Diversity and the Media: WHERE’s THE ‘BLACK’ IN BRITISH MUSIC?

UAL ACS hosted another “Diversity and the Media” panel discussion, this time asking – “Where’s the ‘black’ in British Music”!

Words by Maya Ladwa for Artefact magazine. Photos by Kai Lutterodt

DM: Where is the black?
There was a time when the charts were full of British black music, be it pop, garage, grime or even soul – the ubiquitous influence of the black music scene was felt by many music lovers.

However, with a new string of urban white artist such as Ed Sheeran, Sam Smith (above), Jessie Ware and Adele cradling awards left, right and centre, what does the future hold for black singers and musicians?

As part of the LCC’s Diversity and the Media series, the UAL African Caribbean Society held an event to highlight the problems that black and ethnic minorities are facing within the music industry and media in terms of under-representation.

The evening focused on the key issue of black music being represented by mainstream artists who are not of black origin.

Panel l-r: Kwaku, DJ Ace, Remel London, Ruby Mulraine, Akua

Panel l-r: Kwaku, DJ Ace, Remel London, Ruby Mulraine, and Akua Gyamfi

The panel of guest speakers included a diverse range of professionals including Ruby Mulraine, former BBC 1Xtra producer, Remel London, Akua Gyamfi, founder of the British Blacklist, DJ Ace, BBC 1xtra radio presenter; and Kwaku, founder of the Black Music Congress forum.

Britain is known as the melting pot of cultures so why is there a lack of diversity and representation of black and ethnic artists within media establishments, like the BBC, and lack of exposure in the British music industry?

The reality is that black music is everywhere, but there is a gap between mainstream music and the wider audience. Black artists are missing from the mainstream scene.” claimed Mulraine.

Ayamfi added: “I feel that it is due to who have the power within these industries. The management are disconnected from what real music is and only want to give exposure to mainstream artists who are marketable, which basically are your Ed Sheerans and Sam Smiths.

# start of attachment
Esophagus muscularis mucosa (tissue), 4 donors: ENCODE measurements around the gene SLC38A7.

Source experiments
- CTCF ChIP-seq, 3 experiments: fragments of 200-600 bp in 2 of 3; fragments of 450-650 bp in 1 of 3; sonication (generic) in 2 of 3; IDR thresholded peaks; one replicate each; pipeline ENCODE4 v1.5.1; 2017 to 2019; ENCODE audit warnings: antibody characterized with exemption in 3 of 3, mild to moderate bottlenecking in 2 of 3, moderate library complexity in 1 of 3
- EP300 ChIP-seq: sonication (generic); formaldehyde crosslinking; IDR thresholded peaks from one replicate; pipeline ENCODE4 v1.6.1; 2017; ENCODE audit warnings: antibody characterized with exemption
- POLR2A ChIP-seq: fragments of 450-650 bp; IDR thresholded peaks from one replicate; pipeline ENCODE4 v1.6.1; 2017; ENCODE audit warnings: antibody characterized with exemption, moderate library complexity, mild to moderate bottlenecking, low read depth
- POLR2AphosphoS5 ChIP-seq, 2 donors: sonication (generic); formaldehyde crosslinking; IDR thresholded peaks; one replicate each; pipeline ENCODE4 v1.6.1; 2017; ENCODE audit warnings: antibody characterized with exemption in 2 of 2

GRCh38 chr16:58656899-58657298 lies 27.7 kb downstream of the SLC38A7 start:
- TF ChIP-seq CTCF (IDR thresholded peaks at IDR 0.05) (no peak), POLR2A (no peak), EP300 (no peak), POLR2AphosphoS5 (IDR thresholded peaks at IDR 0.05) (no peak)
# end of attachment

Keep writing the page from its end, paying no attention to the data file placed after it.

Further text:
Despite having a number of awards shows and radio stations such as BET, MOBO and BBC Radio 1Xtra that are dedicated to black artists and their music, Sam Smith took home four MOBO awards whilst Ed Sheeran was listed as one of the most influential urban artists by BBC 1Xtra – whose slogan was once ‘Love Black Music, Love 1Xtra.’


l-r: Kwaku, DJ Ace, Remel London

Kwaku, DJ Ace and Remel London

BBC radio 1Xtra’s DJ Ace argued that: “The people who are in charge at radio stations are the ones who determine the output of content, not the presenters. They decide what goes on air, and it’s weird because they are completely unaware of the music scene and their decisions are based on who gets more views on the internet.

Over 93 percent of UK music industry jobs are filled with those of Caucasian origin, according to Department of Culture, Media and Sport statistics. But is it fair to burden the blame of shortage in black music, on the hierarchy present in these establishments or is there an underlying problem that needs to be addressed first?

Some are so desperate to earn money and get signed that they end up making music that they aren’t passionate about.” Kwaku

During the discussion, many people from the audience claimed that perhaps the problem of representation has a lot to do with the quality of the music instead of the race of the artists. Read full article on artefactmagazine.com CLICK HERE

For more pictures from this event CLICK HERE

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